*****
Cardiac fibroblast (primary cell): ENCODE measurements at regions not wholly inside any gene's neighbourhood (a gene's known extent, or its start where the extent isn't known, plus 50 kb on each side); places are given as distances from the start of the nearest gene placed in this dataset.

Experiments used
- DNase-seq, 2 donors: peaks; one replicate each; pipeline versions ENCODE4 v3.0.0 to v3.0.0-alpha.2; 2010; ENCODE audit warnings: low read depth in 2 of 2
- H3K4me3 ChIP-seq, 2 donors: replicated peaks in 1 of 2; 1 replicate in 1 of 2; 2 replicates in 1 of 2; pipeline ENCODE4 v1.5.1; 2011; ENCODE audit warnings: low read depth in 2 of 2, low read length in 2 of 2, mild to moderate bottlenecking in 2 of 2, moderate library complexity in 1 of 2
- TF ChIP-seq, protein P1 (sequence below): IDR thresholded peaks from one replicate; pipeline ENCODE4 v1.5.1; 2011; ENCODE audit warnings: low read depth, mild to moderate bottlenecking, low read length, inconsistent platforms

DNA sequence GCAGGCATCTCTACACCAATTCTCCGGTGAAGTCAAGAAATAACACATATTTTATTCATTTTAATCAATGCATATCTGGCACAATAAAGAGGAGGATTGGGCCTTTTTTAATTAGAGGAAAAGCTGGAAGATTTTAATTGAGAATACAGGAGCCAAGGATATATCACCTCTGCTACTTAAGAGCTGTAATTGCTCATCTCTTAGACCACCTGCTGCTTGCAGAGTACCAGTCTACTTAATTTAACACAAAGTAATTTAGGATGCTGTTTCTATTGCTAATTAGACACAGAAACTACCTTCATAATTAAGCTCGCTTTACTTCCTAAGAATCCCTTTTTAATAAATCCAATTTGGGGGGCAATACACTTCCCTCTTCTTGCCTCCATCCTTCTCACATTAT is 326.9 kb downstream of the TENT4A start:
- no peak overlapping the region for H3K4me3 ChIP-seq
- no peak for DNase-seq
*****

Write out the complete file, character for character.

Cardiac fibroblast (primary cell): ENCODE measurements at regions not wholly inside any gene's neighbourhood (a gene's known extent, or its start where the extent isn't known, plus 50 kb on each side); places are given as distances from the start of the nearest gene placed in this dataset.

Experiments used
- DNase-seq, 2 donors: peaks; one replicate each; pipeline versions ENCODE4 v3.0.0 to v3.0.0-alpha.2; 2010; ENCODE audit warnings: low read depth in 2 of 2
- H3K4me3 ChIP-seq, 2 donors: replicated peaks in 1 of 2; 1 replicate in 1 of 2; 2 replicates in 1 of 2; pipeline ENCODE4 v1.5.1; 2011; ENCODE audit warnings: low read depth in 2 of 2, low read length in 2 of 2, mild to moderate bottlenecking in 2 of 2, moderate library complexity in 1 of 2
- TF ChIP-seq, protein P1 (sequence below): IDR thresholded peaks from one replicate; pipeline ENCODE4 v1.5.1; 2011; ENCODE audit warnings: low read depth, mild to moderate bottlenecking, low read length, inconsistent platforms

DNA sequence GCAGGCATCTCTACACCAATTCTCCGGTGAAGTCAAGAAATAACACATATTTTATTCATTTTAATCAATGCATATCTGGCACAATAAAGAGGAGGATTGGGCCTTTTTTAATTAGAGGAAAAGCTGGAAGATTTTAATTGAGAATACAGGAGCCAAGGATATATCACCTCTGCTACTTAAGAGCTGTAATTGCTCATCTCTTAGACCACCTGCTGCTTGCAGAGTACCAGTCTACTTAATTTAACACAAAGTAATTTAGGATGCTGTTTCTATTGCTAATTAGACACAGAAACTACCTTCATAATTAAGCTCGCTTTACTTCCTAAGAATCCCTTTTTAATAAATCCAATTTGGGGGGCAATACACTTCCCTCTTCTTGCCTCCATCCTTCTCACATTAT is 326.9 kb downstream of the TENT4A start:
- no peak overlapping the region for H3K4me3 ChIP-seq
- no peak for DNase-seq